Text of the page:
Under its newly announced standard, the Board majority concluded that the company employees’ personal use of email were not activities or communications of a character sufficiently similar to the emails sent by the union president in August 2000 soliciting employees to support the union. Thus, the union failed to show a discriminatory application of the employer’s policy because there was no evidence that the employer had allowed employees to send emails soliciting support for any other organization or cause. In contrast, the May 2000 email was not a union solicitation but merely the same type of informational email the employer had allowed its employees to exchange in the past. The Board majority therefore held that the employer did engage in unlawful, anti-union discrimination as to that message.

What Guard Publishing Company Means for Employers

Guard Publishing Company gives employers the ability to implement and enforce policies that restrict employee use of employer-owned property for certain non-personal solicitation, including union-related business, so long as such restrictions are evenly enforced. Thus, now is a good time for unionized employers to reevaluate current policies, bearing in mind that existing working conditions cannot be changed unilaterally, but rather must be bargained. For non-union employers, unions are dedicating increasing amounts of money and effort to organizing campaigns. Thus, Guard Publishing Company serves as a reminder of the need for vigilance and preventative action in advance of an organizing campaign, including an assessment of whether to implement policies in line with the Board majority’s holding.

In reviewing existing policies and/or implementing new policies, or while bargaining regarding such policies, employers should consider the following:

  • Policies regarding the use of any employer property (i.e., email, bulletin boards, telephones) should make clear what types of personal use, if any, will be permitted using a company email system. They should also clearly indicate which categories of non-business-related uses are prohibited (i.e., solicitations, etc.).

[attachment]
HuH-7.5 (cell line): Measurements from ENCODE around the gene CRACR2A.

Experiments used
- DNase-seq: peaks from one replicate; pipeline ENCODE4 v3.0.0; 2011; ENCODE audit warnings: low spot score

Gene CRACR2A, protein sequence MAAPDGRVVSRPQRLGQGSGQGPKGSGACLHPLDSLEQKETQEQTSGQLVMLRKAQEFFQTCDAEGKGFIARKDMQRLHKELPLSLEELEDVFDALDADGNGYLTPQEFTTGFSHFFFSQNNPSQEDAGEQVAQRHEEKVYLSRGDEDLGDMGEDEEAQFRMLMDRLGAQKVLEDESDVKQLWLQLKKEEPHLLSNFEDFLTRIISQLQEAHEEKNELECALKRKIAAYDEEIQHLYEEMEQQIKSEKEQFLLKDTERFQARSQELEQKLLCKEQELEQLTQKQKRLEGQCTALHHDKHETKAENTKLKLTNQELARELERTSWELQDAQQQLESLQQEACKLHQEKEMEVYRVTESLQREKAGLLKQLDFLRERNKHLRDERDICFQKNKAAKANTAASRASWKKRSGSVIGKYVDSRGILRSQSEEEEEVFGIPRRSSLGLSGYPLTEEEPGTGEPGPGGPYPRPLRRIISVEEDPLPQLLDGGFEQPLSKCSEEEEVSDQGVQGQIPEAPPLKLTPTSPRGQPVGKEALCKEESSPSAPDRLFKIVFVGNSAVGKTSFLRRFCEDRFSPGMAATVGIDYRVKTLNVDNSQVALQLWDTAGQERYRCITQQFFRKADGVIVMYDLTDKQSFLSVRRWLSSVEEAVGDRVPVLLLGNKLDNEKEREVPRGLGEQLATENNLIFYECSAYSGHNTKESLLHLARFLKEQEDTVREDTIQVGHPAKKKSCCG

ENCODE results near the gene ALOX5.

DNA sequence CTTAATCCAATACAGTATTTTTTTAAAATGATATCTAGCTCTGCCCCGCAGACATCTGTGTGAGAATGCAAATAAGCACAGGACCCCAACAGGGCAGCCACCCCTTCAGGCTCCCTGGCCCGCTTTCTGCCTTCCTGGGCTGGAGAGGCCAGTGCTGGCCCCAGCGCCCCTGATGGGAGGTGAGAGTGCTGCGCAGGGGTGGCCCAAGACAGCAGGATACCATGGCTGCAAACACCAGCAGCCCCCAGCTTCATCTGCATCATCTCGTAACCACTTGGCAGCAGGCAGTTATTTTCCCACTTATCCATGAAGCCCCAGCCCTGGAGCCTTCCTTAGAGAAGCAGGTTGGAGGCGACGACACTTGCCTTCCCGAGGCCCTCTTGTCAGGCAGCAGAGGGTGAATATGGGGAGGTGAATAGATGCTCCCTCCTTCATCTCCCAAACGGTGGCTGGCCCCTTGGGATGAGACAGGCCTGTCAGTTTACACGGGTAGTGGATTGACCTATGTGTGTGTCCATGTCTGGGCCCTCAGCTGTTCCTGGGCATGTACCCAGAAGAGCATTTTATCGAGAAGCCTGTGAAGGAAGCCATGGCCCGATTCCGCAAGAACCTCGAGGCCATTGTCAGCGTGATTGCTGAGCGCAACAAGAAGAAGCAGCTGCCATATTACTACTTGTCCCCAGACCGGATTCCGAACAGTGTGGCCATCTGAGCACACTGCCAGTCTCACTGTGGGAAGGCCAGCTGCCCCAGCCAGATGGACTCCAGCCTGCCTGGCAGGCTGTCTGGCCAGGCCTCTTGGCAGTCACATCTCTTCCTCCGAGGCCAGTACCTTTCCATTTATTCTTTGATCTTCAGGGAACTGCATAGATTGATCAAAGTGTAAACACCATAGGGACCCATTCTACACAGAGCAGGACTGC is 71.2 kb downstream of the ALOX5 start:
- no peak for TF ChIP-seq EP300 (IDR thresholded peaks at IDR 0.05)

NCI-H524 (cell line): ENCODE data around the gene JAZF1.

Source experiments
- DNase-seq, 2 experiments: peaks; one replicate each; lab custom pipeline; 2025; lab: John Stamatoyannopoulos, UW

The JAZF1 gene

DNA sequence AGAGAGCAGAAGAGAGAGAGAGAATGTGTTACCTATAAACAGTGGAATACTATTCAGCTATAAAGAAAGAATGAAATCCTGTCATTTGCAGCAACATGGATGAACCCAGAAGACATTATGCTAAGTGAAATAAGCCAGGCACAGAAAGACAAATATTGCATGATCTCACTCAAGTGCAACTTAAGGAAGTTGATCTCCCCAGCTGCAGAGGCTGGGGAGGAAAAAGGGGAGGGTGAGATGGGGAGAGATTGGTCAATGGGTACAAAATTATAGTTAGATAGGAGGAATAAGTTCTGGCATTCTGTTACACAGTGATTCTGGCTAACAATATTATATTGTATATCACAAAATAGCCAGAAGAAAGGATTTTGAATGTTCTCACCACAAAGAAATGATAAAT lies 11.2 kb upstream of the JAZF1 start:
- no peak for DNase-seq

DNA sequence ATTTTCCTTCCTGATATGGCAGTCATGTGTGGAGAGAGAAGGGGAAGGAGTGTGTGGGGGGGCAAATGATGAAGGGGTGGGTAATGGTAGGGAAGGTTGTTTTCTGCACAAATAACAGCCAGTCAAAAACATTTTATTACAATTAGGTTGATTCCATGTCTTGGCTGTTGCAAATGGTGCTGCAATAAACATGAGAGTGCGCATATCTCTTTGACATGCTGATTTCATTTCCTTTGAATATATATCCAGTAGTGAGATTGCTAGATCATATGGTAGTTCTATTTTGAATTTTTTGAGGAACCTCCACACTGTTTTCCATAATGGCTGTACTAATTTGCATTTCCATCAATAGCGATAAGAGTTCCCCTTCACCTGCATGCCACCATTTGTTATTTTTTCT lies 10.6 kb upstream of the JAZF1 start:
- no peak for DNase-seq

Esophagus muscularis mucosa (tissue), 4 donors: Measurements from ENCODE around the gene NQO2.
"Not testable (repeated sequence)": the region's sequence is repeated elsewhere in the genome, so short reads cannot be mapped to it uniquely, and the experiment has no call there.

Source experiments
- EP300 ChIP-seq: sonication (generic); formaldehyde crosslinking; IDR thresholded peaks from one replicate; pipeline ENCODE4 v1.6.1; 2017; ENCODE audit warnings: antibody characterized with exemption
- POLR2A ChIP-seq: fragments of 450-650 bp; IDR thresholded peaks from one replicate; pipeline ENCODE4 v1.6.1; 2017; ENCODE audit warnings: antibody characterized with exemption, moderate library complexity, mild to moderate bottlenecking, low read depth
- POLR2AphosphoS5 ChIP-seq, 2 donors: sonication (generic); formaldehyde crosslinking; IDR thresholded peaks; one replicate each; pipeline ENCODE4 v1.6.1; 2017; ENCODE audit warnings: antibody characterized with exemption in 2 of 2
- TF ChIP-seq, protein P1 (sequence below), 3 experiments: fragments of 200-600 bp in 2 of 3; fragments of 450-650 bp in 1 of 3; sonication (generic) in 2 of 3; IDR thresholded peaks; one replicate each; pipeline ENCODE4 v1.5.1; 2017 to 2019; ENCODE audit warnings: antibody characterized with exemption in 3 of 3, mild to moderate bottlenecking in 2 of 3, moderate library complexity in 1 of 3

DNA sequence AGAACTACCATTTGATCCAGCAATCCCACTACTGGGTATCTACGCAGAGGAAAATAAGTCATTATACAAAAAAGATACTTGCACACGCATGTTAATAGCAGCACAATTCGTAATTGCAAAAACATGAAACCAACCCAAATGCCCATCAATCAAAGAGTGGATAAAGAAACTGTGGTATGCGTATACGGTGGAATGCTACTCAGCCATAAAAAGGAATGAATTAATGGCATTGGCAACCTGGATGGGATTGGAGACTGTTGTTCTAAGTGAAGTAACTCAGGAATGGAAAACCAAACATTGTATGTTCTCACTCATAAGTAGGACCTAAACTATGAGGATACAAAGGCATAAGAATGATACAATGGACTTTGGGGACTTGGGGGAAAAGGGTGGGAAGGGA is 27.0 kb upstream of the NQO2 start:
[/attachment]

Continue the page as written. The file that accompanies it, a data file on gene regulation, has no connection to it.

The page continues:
• All policies should clearly state that all electronic devices (computers, email, phones, PDA’s, laptops, etc.) are company property and not private property; that all data and messages, sent or received, are subject to review; and that the email system and all messages distributed on it are the property of the employer, not the employee.
  • All policies should clearly state that any violation of the policy subjects the employee to discipline, up to and including discharge.
  • All policies should be strictly and consistently enforced to avoid unlawful discriminatory application as to union-related activities.


This Employment Law Note is written to inform our clients and friends of developments in labor and employment relations law. It is not intended nor should it be used as a substitute for specific legal advice or opinions since legal counsel may be given only in response to inquiries regarding particular factual situations. For more information on this subject, please call Sebris Busto James at (425) 454-4233.